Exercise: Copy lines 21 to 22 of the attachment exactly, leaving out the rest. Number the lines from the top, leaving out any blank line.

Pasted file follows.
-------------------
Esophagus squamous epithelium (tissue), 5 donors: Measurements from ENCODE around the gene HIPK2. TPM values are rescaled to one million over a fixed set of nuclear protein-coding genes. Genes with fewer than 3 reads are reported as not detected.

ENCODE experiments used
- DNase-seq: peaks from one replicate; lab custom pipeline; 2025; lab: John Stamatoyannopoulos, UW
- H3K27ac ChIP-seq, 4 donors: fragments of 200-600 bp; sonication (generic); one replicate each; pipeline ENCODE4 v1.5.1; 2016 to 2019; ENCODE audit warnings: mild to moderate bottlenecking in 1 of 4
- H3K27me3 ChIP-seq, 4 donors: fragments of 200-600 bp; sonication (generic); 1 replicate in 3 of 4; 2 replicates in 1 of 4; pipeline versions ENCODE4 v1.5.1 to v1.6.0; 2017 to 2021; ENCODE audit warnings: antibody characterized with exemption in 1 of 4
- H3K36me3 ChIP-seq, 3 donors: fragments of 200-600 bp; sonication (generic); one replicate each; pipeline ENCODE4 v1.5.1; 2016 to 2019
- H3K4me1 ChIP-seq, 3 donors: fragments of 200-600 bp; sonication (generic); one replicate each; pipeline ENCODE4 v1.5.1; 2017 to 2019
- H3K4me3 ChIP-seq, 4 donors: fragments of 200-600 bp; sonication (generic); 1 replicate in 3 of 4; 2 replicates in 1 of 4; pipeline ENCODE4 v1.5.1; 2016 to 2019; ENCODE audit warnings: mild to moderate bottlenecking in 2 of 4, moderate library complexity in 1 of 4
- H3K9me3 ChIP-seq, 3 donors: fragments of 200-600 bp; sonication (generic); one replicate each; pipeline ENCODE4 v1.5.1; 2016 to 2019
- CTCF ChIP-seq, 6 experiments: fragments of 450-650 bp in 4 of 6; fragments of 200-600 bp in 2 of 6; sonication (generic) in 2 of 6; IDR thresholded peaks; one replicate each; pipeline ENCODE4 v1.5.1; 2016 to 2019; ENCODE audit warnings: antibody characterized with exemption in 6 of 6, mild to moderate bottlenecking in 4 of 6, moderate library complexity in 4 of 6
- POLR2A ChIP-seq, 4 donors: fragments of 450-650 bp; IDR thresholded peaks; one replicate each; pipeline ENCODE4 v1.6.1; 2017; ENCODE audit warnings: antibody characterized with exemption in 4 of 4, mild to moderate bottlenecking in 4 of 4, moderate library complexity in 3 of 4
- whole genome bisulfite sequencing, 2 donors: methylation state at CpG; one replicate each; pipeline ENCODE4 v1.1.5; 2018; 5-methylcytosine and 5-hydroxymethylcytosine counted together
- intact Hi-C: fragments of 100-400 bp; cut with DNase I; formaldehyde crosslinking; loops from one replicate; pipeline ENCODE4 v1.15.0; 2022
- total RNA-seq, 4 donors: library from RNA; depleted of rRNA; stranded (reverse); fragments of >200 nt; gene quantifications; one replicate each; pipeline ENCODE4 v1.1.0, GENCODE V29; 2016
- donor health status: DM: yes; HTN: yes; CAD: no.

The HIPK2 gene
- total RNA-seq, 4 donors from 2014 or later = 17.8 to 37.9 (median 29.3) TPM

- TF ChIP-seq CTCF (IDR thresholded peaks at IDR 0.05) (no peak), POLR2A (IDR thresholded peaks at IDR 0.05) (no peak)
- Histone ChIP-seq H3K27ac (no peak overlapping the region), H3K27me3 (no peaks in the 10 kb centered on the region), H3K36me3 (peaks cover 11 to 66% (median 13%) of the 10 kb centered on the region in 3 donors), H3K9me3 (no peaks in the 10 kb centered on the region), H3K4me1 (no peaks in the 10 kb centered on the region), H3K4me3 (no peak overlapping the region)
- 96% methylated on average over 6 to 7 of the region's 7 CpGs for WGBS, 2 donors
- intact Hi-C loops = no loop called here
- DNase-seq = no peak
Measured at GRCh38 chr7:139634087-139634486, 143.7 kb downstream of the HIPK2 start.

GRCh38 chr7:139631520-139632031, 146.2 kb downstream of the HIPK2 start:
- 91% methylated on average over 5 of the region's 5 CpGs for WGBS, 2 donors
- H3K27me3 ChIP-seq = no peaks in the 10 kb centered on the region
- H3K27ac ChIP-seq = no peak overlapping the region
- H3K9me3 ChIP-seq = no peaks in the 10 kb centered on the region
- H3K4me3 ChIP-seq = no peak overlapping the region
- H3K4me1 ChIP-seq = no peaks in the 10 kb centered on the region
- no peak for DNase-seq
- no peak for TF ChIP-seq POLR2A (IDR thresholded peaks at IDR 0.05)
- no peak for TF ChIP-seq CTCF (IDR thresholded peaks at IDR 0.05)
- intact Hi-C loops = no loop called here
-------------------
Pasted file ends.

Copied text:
- intact Hi-C loops = no loop called here
- DNase-seq = no peak